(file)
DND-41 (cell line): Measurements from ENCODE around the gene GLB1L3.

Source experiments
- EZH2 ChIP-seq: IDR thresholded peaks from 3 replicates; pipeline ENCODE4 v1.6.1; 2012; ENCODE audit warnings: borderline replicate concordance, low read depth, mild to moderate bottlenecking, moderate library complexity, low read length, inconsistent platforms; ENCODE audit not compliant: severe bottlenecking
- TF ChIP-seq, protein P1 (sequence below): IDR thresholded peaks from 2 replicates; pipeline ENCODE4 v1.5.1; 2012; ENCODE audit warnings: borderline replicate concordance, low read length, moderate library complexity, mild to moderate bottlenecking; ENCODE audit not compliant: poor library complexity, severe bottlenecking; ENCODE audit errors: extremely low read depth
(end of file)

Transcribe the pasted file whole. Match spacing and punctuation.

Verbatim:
DND-41 (cell line): Measurements from ENCODE around the gene GLB1L3.

Source experiments
- EZH2 ChIP-seq: IDR thresholded peaks from 3 replicates; pipeline ENCODE4 v1.6.1; 2012; ENCODE audit warnings: borderline replicate concordance, low read depth, mild to moderate bottlenecking, moderate library complexity, low read length, inconsistent platforms; ENCODE audit not compliant: severe bottlenecking
- TF ChIP-seq, protein P1 (sequence below): IDR thresholded peaks from 2 replicates; pipeline ENCODE4 v1.5.1; 2012; ENCODE audit warnings: borderline replicate concordance, low read length, moderate library complexity, mild to moderate bottlenecking; ENCODE audit not compliant: poor library complexity, severe bottlenecking; ENCODE audit errors: extremely low read depth